In­tan­gi­ble cul­tural her­itage find­ing its mar­ket on­line

China Daily (Hong Kong) - - IP - By LIANG KAIYAN liangkaiya­n@chi­

In the wake of the COVID-19 out­break, the in­ter­net has be­come a pop­u­lar arena not only for shop­ping in China but also for pro­mo­tion of the coun­try’s in­tan­gi­ble cul­tural her­itage.

“Pro­mot­ing ICH on­line is an in­evitable re­sult with the developmen­t of the times,” He Yun’ao, head of the In­sti­tute of Cul­tural and Nat­u­ral Her­itage of Nan­jing Uni­ver­sity, told China In­tel­lec­tual Prop­erty News.

The trend is emerg­ing amid in­creased use of the in­ter­net, the coun­try’s ad­vo­cacy of an “in­ter­net plus cul­ture” and in­creas­ing so­cial re­quire­ments for cul­tural di­ver­sity, He added.

The in­ter­net helps to ex­pand the spread of ICH and its pro­mo­tion to the world, he said.

For ex­am­ple, dur­ing the annual Cul­tural and Nat­u­ral Her­itage Day of China on June 13, a unique cul­tural tour of many locations and crafts was broad­cast via livestream­s.

Jin Tiel­ing is a na­tional-level in­her­i­tor of Bei­jing silk flow­ers. “The Bei­jing silk flower has a long his­tory and reached its peak pop­u­lar­ity dur­ing the Qing Dy­nasty (1644-1911),” Jin said in a livestream­ed class dur­ing the event.

The flower is made of silk fab­ric and is com­pleted in steps in­volv­ing chis­el­ing, dyeing and rub­bing, Jin ex­plained while demon­strat­ing the craft.

“Mak­ing the silk flower helps nur­ture spir­i­tu­al­ity and you will feel de­lighted putting your heart in it,” Jin said.

The on­line class of Bei­jing silk flow­ers and an­other ICH-themed livestream fol­low­ing it at­tracted more than 1.4 mil­lion views on the day.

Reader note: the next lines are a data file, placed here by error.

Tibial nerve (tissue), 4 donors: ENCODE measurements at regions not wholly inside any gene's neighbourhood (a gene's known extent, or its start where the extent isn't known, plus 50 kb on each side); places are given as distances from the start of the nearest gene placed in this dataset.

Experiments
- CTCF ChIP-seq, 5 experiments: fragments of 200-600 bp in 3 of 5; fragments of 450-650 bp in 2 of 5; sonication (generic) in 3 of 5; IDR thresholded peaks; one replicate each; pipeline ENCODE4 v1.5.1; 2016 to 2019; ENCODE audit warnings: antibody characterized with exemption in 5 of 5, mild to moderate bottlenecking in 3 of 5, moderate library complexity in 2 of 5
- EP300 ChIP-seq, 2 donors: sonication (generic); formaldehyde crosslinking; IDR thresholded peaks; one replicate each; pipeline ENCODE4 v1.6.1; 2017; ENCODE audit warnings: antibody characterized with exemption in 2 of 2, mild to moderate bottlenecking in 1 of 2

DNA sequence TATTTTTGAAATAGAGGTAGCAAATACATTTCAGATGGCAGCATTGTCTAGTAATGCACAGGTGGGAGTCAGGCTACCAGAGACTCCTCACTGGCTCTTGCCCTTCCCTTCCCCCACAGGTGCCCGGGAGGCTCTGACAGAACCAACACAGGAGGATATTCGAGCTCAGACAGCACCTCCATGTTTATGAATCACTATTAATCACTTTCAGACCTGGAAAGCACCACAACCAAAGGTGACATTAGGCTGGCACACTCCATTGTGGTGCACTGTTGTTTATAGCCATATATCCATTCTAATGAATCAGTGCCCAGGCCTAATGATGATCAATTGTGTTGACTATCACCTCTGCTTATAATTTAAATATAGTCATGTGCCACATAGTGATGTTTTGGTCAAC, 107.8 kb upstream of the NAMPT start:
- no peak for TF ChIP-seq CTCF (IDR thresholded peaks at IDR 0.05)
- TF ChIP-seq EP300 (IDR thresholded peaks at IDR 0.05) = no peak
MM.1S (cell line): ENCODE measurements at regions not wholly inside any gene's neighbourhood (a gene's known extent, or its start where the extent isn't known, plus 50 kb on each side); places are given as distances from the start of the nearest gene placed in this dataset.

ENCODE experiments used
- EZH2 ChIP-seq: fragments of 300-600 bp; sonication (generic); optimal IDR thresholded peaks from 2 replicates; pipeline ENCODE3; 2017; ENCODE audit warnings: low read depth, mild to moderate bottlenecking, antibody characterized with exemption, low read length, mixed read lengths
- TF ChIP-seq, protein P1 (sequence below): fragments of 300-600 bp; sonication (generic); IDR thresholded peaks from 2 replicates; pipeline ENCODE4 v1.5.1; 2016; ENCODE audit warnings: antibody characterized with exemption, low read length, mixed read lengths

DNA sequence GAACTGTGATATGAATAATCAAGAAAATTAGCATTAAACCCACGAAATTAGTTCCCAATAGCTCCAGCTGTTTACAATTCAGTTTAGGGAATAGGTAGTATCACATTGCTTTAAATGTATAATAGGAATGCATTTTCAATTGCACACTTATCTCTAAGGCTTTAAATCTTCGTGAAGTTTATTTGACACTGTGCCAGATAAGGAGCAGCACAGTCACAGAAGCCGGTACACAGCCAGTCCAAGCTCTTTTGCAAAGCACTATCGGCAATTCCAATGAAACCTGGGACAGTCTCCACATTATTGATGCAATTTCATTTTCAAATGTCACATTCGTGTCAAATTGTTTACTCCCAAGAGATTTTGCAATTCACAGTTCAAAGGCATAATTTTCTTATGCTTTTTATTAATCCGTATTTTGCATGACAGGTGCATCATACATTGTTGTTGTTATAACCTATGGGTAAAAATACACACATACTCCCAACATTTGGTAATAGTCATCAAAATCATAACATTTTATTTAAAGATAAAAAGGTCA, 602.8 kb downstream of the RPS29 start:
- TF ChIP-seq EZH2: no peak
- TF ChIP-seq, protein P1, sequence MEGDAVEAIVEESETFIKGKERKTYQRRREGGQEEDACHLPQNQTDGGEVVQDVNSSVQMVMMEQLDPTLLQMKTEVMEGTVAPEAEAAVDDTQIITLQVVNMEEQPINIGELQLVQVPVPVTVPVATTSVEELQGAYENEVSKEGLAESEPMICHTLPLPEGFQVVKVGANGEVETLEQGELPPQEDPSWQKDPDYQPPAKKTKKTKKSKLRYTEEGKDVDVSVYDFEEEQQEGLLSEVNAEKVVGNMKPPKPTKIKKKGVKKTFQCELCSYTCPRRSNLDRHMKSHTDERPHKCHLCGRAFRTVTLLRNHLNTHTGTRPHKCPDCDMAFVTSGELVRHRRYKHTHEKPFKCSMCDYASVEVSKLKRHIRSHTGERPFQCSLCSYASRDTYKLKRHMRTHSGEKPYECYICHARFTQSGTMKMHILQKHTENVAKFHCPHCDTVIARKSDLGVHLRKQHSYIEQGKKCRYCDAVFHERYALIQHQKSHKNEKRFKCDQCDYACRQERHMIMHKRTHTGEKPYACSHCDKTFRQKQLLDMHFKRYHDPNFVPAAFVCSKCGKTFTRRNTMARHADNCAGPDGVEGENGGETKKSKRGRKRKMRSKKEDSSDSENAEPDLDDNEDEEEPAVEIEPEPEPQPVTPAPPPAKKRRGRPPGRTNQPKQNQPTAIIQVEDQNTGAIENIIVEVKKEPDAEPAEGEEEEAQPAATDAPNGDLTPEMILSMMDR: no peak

Data from video-shar­ing plat­form Douyin, known as TikTok over­seas, showed that as of May 31, there had been 1,318 na­tional ICH items in videos shared on the plat­form.

As of the end of May, 48 mil­lion videos in­volv­ing the na­tional-level ICH items have been viewed 200 bil­lion times and re­ceived about 6.5 bil­lion likes on the plat­form.

As ICH gains in pop­u­lar­ity on­line, there is huge mar­ket po­ten­tial.

Wu Cheng, in her 30s, is a fourth­gen­er­a­tion in­her­i­tor of crewel em­broi­dery in Changzhou, Jiangsu prov­ince.

Learn­ing the craft from her mother, Wu said she is up­grad­ing her crewel­work to at­tract new cus­tomers.

“The pat­tern of crewel­work is dis­tin­guished by its three-di­men­sional stitches, but is hard to ex­pand in the mar­ket­place due to its tra­di­tional style,” Wu said.

“We recre­ate em­broi­dery pat­terns and pro­mote the hand­i­craft in a way to ap­peal to young peo­ple,” she said.

Wu founded a crewel­work com­pany and has sold de­riv­a­tive prod­ucts on on­line plat­forms, such as Taobao and Douyin.

On­line mar­ket­ing has helped to draw more at­ten­tion and has at­tracted clients who are in­ter­ested in crewel­work, Wu said.

Dur­ing the Cul­tural and Nat­u­ral Her­itage Day, ICH-themed livestream­s were staged around the coun­try.

Through livestream­ing plat­forms, the Guangxi Zhuang au­tonomous re­gion or­ga­nized in­her­i­tors to demon­strate a va­ri­ety of tra­di­tional tech­niques. To­gether they rec­om­mended a to­tal of 212 lo­cal ICH com­modi­ties and en­cour­aged view­ers to place or­ders.

The Yun­nan pro­vin­cial ICH pro­tec­tion center co­op­er­ated with six in­her­i­tors to show­case and pro­mote lo­cal ICH items via livestream­s on the Kuaishou app. The on­line pro­mo­tions in­cluded tech­niques in mak­ing Pu’er tea and cos­tumes of the Yi eth­nic group.

“Many ICH prod­ucts have found a huge on­line mar­ket, which im­plies grow­ing needs for them and their enor­mous developmen­t space,” He said.

“The pro­mo­tion and in­her­i­tance of ICH are closely as­so­ci­ated with the mar­ket,” he said. “For those ICH items that have small mar­ket shares, the govern­ment needs to co­op­er­ate with in­di­vid­u­als and non­govern­men­tal groups to in­crease pro­tec­tion of them.”


A craftswoma­n show­cases her skills in crewel em­broi­dery at a ru­ral tourism pro­mo­tional event in Changzhou, Jiangsu prov­ince in April.

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